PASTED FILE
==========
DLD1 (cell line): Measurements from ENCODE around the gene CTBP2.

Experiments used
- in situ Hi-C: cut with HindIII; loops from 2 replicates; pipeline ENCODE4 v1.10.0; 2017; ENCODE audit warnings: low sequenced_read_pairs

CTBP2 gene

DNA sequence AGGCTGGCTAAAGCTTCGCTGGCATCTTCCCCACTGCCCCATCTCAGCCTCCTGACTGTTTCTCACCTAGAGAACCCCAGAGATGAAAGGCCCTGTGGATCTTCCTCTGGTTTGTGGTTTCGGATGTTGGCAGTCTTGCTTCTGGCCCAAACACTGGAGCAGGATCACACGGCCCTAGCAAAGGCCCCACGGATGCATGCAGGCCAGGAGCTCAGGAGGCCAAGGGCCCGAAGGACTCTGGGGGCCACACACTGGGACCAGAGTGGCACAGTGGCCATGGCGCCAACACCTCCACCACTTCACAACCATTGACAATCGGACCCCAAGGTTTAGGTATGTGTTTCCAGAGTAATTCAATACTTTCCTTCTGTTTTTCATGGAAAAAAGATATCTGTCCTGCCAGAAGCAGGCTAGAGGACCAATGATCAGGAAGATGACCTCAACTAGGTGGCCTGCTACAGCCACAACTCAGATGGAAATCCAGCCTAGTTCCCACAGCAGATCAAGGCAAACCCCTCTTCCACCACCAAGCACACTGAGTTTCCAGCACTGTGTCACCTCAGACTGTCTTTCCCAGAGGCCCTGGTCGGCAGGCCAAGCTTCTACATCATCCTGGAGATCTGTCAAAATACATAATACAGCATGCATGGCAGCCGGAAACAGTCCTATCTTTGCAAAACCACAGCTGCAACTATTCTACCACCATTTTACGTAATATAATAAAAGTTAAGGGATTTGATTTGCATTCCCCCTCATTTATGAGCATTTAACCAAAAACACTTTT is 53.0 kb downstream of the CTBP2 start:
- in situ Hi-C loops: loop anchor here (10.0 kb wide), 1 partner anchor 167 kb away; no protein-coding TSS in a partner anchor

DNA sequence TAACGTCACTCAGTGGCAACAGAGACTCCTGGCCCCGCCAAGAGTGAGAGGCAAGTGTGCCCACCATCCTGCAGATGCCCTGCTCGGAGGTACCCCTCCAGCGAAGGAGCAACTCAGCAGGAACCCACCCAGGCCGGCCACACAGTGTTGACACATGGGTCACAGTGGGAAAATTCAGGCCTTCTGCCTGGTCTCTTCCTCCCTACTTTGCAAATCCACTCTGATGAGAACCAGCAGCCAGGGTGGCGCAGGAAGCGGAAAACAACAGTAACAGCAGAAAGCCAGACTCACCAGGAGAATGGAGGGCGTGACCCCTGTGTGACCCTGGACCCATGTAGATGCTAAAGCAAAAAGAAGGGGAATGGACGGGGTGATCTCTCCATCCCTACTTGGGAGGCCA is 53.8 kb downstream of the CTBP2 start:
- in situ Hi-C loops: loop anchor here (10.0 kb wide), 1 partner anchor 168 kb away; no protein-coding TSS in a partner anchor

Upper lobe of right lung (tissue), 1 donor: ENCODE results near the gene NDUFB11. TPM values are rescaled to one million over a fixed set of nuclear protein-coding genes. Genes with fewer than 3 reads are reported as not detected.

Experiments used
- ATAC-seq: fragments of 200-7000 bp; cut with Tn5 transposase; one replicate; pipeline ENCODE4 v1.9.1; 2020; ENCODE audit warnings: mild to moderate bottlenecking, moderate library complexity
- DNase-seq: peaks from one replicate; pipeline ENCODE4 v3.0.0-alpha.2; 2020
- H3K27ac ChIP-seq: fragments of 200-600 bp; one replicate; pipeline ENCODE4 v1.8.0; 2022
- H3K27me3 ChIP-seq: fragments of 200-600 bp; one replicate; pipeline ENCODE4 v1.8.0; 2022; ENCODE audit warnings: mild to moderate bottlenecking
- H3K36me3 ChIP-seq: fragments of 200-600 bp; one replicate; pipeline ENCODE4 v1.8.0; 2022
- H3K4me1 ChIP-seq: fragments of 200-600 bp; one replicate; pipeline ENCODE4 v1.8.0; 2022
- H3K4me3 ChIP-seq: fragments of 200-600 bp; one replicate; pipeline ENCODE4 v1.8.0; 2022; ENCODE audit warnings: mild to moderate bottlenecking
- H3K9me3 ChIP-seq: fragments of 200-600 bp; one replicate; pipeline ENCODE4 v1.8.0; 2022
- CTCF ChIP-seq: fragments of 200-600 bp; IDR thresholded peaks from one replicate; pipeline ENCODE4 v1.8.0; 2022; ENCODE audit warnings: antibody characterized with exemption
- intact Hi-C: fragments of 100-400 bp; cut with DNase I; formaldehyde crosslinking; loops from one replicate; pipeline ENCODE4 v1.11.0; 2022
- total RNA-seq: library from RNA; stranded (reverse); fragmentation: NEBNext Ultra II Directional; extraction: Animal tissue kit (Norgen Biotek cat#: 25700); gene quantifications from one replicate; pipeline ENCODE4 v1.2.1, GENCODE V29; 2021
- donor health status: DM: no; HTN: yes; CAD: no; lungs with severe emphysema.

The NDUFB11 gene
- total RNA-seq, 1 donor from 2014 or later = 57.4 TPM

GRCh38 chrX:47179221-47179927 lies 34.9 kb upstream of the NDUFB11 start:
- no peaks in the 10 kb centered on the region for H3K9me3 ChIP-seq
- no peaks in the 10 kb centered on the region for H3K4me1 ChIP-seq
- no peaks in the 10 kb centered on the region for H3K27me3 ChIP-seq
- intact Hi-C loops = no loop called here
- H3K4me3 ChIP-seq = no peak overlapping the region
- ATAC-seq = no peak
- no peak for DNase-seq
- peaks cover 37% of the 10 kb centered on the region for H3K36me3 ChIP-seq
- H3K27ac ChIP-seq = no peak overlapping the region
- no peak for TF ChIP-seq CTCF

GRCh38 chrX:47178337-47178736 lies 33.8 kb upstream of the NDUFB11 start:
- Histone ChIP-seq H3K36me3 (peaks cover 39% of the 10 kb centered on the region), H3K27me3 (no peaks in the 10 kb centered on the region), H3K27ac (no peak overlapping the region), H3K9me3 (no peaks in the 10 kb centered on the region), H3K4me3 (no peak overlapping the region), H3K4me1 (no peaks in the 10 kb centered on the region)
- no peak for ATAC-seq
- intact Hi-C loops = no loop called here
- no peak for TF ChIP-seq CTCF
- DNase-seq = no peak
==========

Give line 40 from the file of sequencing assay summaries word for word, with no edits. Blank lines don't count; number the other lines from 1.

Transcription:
- no peak for TF ChIP-seq CTCF